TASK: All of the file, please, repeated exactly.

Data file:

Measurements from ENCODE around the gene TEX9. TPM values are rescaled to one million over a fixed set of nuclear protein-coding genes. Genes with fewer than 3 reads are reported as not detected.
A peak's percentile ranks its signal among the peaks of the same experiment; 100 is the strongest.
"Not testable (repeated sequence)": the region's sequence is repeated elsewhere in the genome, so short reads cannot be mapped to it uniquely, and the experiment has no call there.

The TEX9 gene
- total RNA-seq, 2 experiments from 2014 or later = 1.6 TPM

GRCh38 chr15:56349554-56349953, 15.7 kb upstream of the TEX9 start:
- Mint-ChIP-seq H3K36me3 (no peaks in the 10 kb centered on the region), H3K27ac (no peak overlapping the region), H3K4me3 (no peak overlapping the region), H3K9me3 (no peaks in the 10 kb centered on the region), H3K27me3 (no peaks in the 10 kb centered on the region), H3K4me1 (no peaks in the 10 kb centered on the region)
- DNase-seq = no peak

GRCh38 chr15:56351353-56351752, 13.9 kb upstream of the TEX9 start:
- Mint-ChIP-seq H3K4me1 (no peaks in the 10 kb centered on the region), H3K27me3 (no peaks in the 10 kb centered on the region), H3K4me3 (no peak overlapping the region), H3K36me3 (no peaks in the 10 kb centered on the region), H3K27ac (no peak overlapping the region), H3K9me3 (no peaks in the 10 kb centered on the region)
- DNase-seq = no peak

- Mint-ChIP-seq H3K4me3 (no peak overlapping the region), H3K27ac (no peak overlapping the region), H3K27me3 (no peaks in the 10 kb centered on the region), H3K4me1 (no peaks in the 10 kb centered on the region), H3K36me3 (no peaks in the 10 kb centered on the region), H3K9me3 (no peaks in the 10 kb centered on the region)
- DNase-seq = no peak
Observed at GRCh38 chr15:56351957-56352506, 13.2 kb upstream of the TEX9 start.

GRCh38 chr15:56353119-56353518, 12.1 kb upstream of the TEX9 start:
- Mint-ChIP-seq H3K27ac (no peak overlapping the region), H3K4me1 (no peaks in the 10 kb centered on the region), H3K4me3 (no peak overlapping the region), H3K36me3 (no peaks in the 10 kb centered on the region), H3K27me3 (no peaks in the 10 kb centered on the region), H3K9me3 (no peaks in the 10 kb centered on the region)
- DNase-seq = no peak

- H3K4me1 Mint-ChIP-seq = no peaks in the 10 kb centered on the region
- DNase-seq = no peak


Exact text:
Measurements from ENCODE around the gene TEX9. TPM values are rescaled to one million over a fixed set of nuclear protein-coding genes. Genes with fewer than 3 reads are reported as not detected.
A peak's percentile ranks its signal among the peaks of the same experiment; 100 is the strongest.
"Not testable (repeated sequence)": the region's sequence is repeated elsewhere in the genome, so short reads cannot be mapped to it uniquely, and the experiment has no call there.

The TEX9 gene
- total RNA-seq, 2 experiments from 2014 or later = 1.6 TPM

GRCh38 chr15:56349554-56349953, 15.7 kb upstream of the TEX9 start:
- Mint-ChIP-seq H3K36me3 (no peaks in the 10 kb centered on the region), H3K27ac (no peak overlapping the region), H3K4me3 (no peak overlapping the region), H3K9me3 (no peaks in the 10 kb centered on the region), H3K27me3 (no peaks in the 10 kb centered on the region), H3K4me1 (no peaks in the 10 kb centered on the region)
- DNase-seq = no peak

GRCh38 chr15:56351353-56351752, 13.9 kb upstream of the TEX9 start:
- Mint-ChIP-seq H3K4me1 (no peaks in the 10 kb centered on the region), H3K27me3 (no peaks in the 10 kb centered on the region), H3K4me3 (no peak overlapping the region), H3K36me3 (no peaks in the 10 kb centered on the region), H3K27ac (no peak overlapping the region), H3K9me3 (no peaks in the 10 kb centered on the region)
- DNase-seq = no peak

- Mint-ChIP-seq H3K4me3 (no peak overlapping the region), H3K27ac (no peak overlapping the region), H3K27me3 (no peaks in the 10 kb centered on the region), H3K4me1 (no peaks in the 10 kb centered on the region), H3K36me3 (no peaks in the 10 kb centered on the region), H3K9me3 (no peaks in the 10 kb centered on the region)
- DNase-seq = no peak
Observed at GRCh38 chr15:56351957-56352506, 13.2 kb upstream of the TEX9 start.

GRCh38 chr15:56353119-56353518, 12.1 kb upstream of the TEX9 start:
- Mint-ChIP-seq H3K27ac (no peak overlapping the region), H3K4me1 (no peaks in the 10 kb centered on the region), H3K4me3 (no peak overlapping the region), H3K36me3 (no peaks in the 10 kb centered on the region), H3K27me3 (no peaks in the 10 kb centered on the region), H3K9me3 (no peaks in the 10 kb centered on the region)
- DNase-seq = no peak

- H3K4me1 Mint-ChIP-seq = no peaks in the 10 kb centered on the region
- DNase-seq = no peak